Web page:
Week 1: Characteristics of Thinking
Humanities 100 Online

"When you wish upon a star,
makes no difference who you are."

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Assumptions of Thought
     Wishing of course is the first characteristic of thinking.  At some level, at least beyond the random movements of elementary particles, the seed explodes, the bud bursts, the nerve cell fires.  This simply occurs because of a difference in potential, like water down a mountain, moving from higher energy to lower energy states. 

     Wishing may be pre-programmed, like an instinct or habit, or it may be consciously practiced. This class addresses wishing as practice, that is, something that we can apply to daily life and get better at.   Imagination, which we use to give form and substance to our wishes, is the basis of any practice.  If we can't  imagine the desired condition we wish to achieve, we have no direction or target at which to aim our thoughts.  The thinking is aimless.   Even day dreaming (or night dreaming), a relaxed, near unconscious form of imagination,  produces useful visions.  These visions can become the targets of thought.

     I would say then that thought needs a target or object, whether myth or reality.   One part of the meaning of the word thought derives from the verb "to thank."   When we are thankful or thoughtful,  we are probably accessing from memory our most significant objects of thought.   The actions of praise, prayer, ceremony, and song often contain these most powerful objects. We invoke them to break away from the habitual, somewhat thoughtless actions of daily getting and spending. And we invoke them to open us up to imagination that we might seek the beautiful and the true (or just a little relief from the ugly and profane).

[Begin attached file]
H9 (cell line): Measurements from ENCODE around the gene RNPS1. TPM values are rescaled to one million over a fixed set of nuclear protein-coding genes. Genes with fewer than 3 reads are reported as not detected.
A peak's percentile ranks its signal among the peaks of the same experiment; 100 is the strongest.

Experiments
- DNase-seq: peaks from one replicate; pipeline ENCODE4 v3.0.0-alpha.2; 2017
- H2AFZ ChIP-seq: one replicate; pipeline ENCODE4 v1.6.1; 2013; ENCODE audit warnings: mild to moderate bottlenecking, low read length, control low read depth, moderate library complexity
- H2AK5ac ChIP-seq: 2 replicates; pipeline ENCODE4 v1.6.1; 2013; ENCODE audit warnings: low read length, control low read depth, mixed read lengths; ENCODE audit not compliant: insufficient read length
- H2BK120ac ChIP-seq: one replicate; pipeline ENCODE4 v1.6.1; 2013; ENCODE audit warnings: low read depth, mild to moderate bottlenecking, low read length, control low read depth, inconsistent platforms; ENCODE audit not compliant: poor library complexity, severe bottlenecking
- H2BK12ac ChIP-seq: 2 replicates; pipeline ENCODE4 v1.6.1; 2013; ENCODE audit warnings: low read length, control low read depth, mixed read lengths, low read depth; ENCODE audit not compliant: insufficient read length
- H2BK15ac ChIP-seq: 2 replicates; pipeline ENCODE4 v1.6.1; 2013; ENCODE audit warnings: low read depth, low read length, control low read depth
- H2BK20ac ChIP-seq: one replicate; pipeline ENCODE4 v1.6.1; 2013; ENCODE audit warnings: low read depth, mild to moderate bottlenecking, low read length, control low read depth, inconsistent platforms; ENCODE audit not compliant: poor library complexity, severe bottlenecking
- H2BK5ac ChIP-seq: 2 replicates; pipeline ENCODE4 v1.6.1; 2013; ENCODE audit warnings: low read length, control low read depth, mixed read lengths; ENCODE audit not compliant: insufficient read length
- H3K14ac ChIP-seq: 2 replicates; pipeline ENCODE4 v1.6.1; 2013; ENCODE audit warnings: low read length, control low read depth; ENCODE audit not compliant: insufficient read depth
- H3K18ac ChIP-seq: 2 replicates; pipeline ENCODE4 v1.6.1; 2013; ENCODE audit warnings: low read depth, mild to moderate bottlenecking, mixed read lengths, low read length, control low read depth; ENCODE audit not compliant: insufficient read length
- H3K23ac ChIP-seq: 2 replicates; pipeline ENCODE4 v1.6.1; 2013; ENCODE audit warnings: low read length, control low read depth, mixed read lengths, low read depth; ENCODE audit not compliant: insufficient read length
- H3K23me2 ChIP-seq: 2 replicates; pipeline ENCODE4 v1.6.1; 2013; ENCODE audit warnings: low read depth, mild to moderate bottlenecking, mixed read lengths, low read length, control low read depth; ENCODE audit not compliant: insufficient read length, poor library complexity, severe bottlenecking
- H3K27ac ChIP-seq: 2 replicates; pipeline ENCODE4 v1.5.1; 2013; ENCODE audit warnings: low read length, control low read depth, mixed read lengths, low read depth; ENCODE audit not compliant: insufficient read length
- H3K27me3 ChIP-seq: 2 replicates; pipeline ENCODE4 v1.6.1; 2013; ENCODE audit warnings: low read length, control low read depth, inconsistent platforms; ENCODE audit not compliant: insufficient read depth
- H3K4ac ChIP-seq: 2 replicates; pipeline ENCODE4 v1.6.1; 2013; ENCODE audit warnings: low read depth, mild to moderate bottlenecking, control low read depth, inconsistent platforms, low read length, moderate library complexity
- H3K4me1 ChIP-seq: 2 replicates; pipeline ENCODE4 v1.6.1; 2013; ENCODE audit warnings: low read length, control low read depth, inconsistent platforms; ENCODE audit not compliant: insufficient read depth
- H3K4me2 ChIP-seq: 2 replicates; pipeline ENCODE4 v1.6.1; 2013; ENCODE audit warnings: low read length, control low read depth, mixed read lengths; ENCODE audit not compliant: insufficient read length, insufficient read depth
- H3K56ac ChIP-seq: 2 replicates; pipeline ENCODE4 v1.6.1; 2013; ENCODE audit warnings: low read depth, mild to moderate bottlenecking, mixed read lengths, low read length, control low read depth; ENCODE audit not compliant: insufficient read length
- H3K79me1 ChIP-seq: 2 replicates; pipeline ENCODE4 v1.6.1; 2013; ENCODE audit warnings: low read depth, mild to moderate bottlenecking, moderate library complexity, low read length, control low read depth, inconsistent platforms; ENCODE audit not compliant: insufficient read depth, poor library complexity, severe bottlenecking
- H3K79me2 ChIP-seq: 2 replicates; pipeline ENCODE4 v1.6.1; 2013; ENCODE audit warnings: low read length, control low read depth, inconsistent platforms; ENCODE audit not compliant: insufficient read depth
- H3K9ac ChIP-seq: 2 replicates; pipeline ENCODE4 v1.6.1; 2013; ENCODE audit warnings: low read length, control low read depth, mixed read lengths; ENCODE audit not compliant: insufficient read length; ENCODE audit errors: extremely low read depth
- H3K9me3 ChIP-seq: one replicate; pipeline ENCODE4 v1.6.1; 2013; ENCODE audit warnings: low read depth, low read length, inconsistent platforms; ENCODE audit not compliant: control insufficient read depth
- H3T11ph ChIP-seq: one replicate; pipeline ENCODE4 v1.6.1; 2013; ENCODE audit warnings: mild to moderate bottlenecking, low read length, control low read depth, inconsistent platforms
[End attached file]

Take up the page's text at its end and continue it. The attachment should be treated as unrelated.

Before I lay out some of the characteristics of thinking that follow from wishing and imagination, I would like to give a warning about the cost of inferiority and fear in the arena of thought.  We all know that some people are more talented than others. But we also know that initiative makes up for most of the differences. And if you find yourself with little talent and less initiative, as I have many times, be thankful that you can choose to do something about it.  Imagine a most beautiful creature, loving, full of hope, trusting, spread out on the rack of chance, and now extinct.  How many thousands of earth's life forms have perished for lack of choice.  Each of us has a birthright. Its center is the will to choose.  It is I am and will be.  The cost of inferiority and fear is the loss of choice--it is the loss of thought and a slight increase in the likeliness that you, your friends, and all others will perish on the rack of chance.

The Basic Assumptions of Thought

     In the above paragraphs, I assumed that wishing and imagination form the front end of thought.  Next, I want to make another assumption.  It is simple--there are such things as facts, that is, there is a material reality "outside" of my perception or thinking of it (ex. Plato's "Allegory of the Cave"). I assume that there is real stuff to think about.   I need to make this assumption since  to practice creative and critical thinking,  I will need information (the stuff, the facts). I have to process something.  As a creative processor, I will be making associations which have not been made before and are not suggested by the situation or context.  As a critical processor, I will be making assessments which calculate the degree to which the facts support my associations (opinions).